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    COPD Medicines: Risky or Safe?

    Study Links 2 COPD Drugs to Risks of Heart Attack, Stroke, Death

    COPD Medicines: Industry's View

    Both medications are safe, according to spokespeople from pharmaceutical companies that market Spiriva and Atrovent.

    "Extensive research provides strong support for the safety of these medications and is contrary to the conclusion expressed in the recently released articles by Dr. Lee and colleagues [the Annals of Internal Medicine study] and Dr. Singh and colleagues," says Lara Crissey, a spokeswoman for Boehringer Ingelheim, which markets Atrovent and jointly markets Spiriva with Pfizer Inc.

    In a statement jointly issued by the companies, officials elaborate on Spiriva, saying its safety profile is confirmed by 30 clinical trials recently analyzed by both companies but not yet published.

    The statement reads, in part: "The new and expanded safety data contradicts the conclusions about [Spiriva]" in Singh's review.

    Citing "data on file" at Boehringer Ingelheim, the statement says the analysis of 30 trials involving nearly 20,000 COPD patients, some on Spiriva, some on placebo, found no increased risk of death from all causes or from cardiac events nor an increased risk of stroke or heart attack.

    The data reviewed, according to the statement, includes information from findings of a trial called UPLIFT, to be presented in October at a respiratory society meeting overseas.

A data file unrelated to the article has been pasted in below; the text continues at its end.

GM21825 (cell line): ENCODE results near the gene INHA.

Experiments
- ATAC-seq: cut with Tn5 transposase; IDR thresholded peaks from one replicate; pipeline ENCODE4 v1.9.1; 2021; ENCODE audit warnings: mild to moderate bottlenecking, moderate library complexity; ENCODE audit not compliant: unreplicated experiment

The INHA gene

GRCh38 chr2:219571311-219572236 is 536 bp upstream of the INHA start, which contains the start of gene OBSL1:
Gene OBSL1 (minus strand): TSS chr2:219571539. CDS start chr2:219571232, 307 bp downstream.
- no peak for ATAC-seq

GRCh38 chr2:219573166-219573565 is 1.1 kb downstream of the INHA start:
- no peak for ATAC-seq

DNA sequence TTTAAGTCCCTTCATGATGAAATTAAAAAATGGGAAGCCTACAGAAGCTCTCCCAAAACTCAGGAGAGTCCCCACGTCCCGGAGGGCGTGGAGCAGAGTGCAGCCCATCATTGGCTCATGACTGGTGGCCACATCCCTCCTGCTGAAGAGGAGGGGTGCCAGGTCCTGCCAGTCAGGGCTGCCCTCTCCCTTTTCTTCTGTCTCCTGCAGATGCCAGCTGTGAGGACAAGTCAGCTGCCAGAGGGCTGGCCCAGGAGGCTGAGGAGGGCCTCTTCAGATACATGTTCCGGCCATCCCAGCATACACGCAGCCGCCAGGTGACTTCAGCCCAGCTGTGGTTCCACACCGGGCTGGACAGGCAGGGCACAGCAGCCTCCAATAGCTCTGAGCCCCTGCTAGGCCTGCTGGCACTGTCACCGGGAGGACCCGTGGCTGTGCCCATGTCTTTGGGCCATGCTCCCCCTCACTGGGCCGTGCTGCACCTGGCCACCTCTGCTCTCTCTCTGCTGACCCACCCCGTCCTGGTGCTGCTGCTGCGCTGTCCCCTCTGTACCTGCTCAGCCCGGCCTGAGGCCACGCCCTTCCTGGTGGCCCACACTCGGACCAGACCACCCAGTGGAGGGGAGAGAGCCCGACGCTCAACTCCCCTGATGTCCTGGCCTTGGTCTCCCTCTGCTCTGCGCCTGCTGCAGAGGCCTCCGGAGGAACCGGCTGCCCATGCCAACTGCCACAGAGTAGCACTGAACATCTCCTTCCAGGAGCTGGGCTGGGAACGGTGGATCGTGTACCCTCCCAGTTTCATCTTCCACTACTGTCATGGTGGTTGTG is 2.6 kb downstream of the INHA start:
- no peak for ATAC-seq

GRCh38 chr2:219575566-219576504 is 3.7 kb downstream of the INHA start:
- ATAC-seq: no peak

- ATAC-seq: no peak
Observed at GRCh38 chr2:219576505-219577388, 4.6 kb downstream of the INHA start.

Most evidence in the Singh report, the statement also points out, comes from a single study, the Lung Health Study, which involved Atrovent, not Spiriva, and that most deaths from cardiovascular disease occurred among patients who didn't take their medicine.

    Singh counters that even after excluding information from the Lung Health Study, the risks remained.

    COPD Medicines: Ask Your Doctor

    The results of Singh's review are "troublesome," says Norman Edelman, MD, chief medical officer of the American Lung Association and professor of medicine and preventive medicine at Stony Brook University in Long Island, N.Y. "We use anticholinergics a lot," he says of physicians who treat the more than 12 million U.S. adults with COPD.

    Until recently, he says, research looked good on both COPD medicines. "Clinical data show people have better lung function on these drugs, especially Spiriva."

    Still, he says, "the study doesn't necessarily mean everyone should go off these drugs."

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